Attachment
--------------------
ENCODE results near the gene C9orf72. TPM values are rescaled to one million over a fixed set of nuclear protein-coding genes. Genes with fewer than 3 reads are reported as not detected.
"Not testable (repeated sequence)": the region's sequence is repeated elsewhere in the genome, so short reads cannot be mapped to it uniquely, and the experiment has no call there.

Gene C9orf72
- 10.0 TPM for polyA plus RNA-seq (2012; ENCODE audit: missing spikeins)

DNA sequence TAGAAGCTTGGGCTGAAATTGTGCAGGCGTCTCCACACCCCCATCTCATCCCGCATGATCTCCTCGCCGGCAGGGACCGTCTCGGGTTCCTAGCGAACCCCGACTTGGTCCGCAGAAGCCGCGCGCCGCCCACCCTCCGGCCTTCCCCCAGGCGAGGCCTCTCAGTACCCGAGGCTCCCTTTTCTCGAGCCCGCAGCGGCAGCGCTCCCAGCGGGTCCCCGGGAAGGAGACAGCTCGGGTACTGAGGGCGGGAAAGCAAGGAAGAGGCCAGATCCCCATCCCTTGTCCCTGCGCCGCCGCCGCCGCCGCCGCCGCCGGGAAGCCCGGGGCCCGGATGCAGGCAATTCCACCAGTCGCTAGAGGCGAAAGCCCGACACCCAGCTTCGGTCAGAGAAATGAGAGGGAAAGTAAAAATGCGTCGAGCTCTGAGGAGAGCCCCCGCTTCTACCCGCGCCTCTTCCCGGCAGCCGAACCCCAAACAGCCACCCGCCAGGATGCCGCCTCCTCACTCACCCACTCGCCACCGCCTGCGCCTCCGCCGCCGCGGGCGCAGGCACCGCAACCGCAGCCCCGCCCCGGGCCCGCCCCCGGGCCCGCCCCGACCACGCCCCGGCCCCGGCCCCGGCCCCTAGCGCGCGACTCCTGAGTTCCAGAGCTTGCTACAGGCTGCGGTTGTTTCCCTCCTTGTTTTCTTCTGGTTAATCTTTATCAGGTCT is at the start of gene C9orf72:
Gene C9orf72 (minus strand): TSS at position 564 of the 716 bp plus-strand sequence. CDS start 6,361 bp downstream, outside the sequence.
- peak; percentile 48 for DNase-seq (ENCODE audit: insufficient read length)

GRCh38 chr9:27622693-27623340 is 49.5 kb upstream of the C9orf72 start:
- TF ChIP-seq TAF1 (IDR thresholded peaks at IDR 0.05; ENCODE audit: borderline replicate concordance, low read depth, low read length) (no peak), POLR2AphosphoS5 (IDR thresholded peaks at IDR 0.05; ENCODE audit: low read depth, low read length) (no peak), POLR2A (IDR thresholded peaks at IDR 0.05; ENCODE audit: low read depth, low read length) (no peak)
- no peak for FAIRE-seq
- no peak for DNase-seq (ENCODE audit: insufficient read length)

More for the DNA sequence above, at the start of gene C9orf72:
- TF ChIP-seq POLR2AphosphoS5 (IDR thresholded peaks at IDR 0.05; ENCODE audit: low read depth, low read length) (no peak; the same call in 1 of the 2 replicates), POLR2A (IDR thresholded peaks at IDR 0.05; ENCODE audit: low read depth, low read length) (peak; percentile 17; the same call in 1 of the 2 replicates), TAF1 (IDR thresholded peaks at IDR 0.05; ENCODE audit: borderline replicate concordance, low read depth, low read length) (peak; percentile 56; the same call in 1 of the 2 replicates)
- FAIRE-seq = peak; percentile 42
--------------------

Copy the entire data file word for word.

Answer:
ENCODE results near the gene C9orf72. TPM values are rescaled to one million over a fixed set of nuclear protein-coding genes. Genes with fewer than 3 reads are reported as not detected.
"Not testable (repeated sequence)": the region's sequence is repeated elsewhere in the genome, so short reads cannot be mapped to it uniquely, and the experiment has no call there.

Gene C9orf72
- 10.0 TPM for polyA plus RNA-seq (2012; ENCODE audit: missing spikeins)

DNA sequence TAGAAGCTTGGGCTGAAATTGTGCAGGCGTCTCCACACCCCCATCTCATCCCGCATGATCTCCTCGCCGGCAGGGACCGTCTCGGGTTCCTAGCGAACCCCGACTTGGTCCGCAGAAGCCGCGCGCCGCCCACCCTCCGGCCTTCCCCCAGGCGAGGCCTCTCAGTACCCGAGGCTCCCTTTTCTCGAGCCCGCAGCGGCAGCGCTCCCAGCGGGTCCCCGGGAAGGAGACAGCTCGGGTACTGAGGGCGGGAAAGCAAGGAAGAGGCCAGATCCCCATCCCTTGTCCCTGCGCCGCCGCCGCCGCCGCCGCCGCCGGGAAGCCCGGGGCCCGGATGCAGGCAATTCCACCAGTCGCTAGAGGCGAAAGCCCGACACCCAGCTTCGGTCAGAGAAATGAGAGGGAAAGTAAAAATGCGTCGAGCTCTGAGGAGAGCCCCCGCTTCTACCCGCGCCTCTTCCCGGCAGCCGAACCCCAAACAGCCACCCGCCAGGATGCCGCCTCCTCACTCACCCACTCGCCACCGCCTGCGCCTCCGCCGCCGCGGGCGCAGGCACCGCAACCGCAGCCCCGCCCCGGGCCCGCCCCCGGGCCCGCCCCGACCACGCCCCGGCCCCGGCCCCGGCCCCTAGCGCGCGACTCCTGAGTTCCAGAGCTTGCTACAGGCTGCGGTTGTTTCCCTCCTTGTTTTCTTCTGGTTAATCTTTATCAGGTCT is at the start of gene C9orf72:
Gene C9orf72 (minus strand): TSS at position 564 of the 716 bp plus-strand sequence. CDS start 6,361 bp downstream, outside the sequence.
- peak; percentile 48 for DNase-seq (ENCODE audit: insufficient read length)

GRCh38 chr9:27622693-27623340 is 49.5 kb upstream of the C9orf72 start:
- TF ChIP-seq TAF1 (IDR thresholded peaks at IDR 0.05; ENCODE audit: borderline replicate concordance, low read depth, low read length) (no peak), POLR2AphosphoS5 (IDR thresholded peaks at IDR 0.05; ENCODE audit: low read depth, low read length) (no peak), POLR2A (IDR thresholded peaks at IDR 0.05; ENCODE audit: low read depth, low read length) (no peak)
- no peak for FAIRE-seq
- no peak for DNase-seq (ENCODE audit: insufficient read length)

More for the DNA sequence above, at the start of gene C9orf72:
- TF ChIP-seq POLR2AphosphoS5 (IDR thresholded peaks at IDR 0.05; ENCODE audit: low read depth, low read length) (no peak; the same call in 1 of the 2 replicates), POLR2A (IDR thresholded peaks at IDR 0.05; ENCODE audit: low read depth, low read length) (peak; percentile 17; the same call in 1 of the 2 replicates), TAF1 (IDR thresholded peaks at IDR 0.05; ENCODE audit: borderline replicate concordance, low read depth, low read length) (peak; percentile 56; the same call in 1 of the 2 replicates)
- FAIRE-seq = peak; percentile 42